And common-law felony murder was judicially abolished by the Michigan Supreme Court in People v. Aaron, 299 N.W.2d 304 (Mich. 1980). As one commentator put it, “The common-law felony murder doctrine, by substituting the intent to commit a felony with the malice aforethought required for first-degree murder, violates the basic principle of criminal law that bases liability on individual culpability and is therefore abolished in the State of Michigan.” Common-Law Felony Murder Doctrine Judicially Abolished in Michigan: People v. Aaron, 299 N.W.2d 304 (1980), 60 Wash. U. L. Q. 1197 (1982).

Near the end of 2017, the Supreme Judicial Court of Massachusetts (“SJC”) narrowed the felony-murder doctrine of the Commonwealth. In Commonwealth v. Brown, 477 Mass. 805 (2017), the SJC instructed that “the scope of felony-murder liability should be prospectively narrowed, and [we] hold that, in trials that commence after the date of the opinion in this case, a defendant may not be convicted of murder without proof of one of the three prongs of malice.” The three prongs of malice are the three “branches” of murder other than felony murder discussed earlier. The SJC explained that by requiring actual malice in lieu of constructive malice, felony-murder could no longer serve as an independent offense but is limited to its evidentiary role as a possible aggravating factor to elevate the murder to first-degree murder where the murder was neither premeditated nor committed with extreme depravity.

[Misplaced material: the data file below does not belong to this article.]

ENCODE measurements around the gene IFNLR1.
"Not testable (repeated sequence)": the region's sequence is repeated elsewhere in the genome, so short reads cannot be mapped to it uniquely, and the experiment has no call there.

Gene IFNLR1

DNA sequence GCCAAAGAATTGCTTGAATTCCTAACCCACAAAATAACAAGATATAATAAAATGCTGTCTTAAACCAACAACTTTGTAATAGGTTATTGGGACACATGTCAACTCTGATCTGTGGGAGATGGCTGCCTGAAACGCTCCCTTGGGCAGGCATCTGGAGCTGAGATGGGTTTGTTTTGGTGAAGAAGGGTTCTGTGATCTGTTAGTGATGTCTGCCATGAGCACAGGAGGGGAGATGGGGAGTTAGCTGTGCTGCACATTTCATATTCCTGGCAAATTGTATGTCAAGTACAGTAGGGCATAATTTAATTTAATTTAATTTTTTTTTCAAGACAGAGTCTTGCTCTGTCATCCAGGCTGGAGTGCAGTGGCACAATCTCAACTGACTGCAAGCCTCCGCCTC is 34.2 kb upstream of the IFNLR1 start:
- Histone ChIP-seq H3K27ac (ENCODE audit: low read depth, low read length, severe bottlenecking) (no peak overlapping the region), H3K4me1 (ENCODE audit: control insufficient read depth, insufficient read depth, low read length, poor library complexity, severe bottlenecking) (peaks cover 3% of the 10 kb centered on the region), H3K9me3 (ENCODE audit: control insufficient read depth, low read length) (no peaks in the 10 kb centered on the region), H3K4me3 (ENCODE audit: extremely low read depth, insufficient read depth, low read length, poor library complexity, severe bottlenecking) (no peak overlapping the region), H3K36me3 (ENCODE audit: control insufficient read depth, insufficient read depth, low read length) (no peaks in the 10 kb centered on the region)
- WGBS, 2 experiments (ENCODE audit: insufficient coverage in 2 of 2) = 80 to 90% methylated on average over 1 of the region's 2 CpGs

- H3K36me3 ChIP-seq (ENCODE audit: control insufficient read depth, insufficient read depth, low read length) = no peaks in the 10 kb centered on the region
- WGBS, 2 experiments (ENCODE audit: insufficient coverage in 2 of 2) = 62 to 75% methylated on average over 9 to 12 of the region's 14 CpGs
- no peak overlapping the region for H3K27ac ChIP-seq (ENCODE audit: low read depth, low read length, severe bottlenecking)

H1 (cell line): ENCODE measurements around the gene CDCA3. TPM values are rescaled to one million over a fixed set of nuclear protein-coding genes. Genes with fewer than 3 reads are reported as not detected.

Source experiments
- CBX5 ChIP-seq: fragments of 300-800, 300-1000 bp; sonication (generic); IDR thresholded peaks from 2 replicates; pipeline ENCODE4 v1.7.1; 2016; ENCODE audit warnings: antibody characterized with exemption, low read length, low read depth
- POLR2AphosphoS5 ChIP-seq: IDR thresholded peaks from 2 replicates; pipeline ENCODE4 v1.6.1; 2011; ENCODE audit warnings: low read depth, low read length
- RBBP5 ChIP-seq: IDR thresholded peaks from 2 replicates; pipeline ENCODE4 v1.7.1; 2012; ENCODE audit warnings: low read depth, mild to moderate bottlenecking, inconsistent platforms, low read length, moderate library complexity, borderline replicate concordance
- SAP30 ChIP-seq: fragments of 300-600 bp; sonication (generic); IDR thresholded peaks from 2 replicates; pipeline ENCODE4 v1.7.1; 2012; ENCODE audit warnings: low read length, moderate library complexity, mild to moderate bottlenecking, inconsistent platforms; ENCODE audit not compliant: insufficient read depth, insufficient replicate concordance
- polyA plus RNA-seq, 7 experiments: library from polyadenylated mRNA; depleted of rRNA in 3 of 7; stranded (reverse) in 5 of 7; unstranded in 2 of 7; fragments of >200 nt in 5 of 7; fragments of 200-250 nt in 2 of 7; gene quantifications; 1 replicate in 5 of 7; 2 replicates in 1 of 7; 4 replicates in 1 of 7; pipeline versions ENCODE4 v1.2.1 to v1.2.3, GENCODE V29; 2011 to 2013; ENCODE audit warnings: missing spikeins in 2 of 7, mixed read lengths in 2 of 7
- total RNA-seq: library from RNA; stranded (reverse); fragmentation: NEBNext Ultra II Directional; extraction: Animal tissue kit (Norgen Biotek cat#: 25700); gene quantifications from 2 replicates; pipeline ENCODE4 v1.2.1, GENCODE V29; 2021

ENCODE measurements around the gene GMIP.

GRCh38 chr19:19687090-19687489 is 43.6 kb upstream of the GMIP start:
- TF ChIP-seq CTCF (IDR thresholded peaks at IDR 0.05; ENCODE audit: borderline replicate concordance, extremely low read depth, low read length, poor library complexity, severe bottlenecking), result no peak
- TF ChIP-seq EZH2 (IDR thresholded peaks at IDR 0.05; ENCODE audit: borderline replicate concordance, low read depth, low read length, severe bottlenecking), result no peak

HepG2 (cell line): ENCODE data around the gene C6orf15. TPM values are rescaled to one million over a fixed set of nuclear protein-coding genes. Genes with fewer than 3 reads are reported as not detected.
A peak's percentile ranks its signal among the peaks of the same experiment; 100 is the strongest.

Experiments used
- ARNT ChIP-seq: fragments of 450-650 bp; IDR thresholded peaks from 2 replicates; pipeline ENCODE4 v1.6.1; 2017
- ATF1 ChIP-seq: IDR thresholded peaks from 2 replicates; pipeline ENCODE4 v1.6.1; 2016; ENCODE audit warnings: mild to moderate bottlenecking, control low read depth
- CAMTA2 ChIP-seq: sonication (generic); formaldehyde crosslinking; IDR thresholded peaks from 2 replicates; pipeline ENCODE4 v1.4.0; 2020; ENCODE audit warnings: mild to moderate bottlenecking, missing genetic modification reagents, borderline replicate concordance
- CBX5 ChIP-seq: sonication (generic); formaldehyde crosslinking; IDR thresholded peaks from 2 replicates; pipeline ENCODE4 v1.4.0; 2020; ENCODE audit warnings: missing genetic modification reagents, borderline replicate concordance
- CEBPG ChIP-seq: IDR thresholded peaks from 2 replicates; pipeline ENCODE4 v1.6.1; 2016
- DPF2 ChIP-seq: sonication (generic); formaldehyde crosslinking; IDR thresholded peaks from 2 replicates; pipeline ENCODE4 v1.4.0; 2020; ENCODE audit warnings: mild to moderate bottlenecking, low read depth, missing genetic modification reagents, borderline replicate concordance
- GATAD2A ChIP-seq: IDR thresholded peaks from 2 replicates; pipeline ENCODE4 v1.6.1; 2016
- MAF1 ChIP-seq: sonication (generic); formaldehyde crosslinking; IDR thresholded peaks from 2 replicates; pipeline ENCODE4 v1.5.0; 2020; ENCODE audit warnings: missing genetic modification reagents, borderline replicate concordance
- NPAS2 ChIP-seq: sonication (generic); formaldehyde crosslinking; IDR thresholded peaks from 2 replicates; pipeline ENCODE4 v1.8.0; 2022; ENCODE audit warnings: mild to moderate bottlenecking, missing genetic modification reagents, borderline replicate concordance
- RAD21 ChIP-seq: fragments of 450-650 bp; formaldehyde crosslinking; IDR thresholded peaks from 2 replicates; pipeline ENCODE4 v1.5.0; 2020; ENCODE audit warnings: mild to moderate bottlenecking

The Supreme Court of the United States (“SCOTUS”) has also snipped the tentacles of the felony-murder rule.

Earl Enmund and two accomplices decided to rob Thomas and Eunice Kersey. Enmund was the driver and parked the car some distance from the Kerseys’ home. He remained in the car as the two accomplices went to the home and knocked on the door. When they tried to rob Thomas, Eunice appeared with a shotgun and shot one accomplice. The accomplices returned gunfire, and the Kerseys were killed. Enmund was convicted under Florida’s felony-murder statute and sentenced to death.

In Enmund v. Florida, 458 U.S. 782 (1982), SCOTUS reversed. The Court reasoned that the primary purposes of the death penalty are deterrence and retribution. Enmund had aided and abetted his codefendants, but he personally did not kill, attempt to kill, or intend to kill. Since the death penalty cannot deter someone who didn’t even have an intent to kill and since putting someone to death for two killings he didn’t commit is disproportionate retribution, imposition of the death penalty in his case violates the Eighth and Fourteenth Amendments, the Court ruled.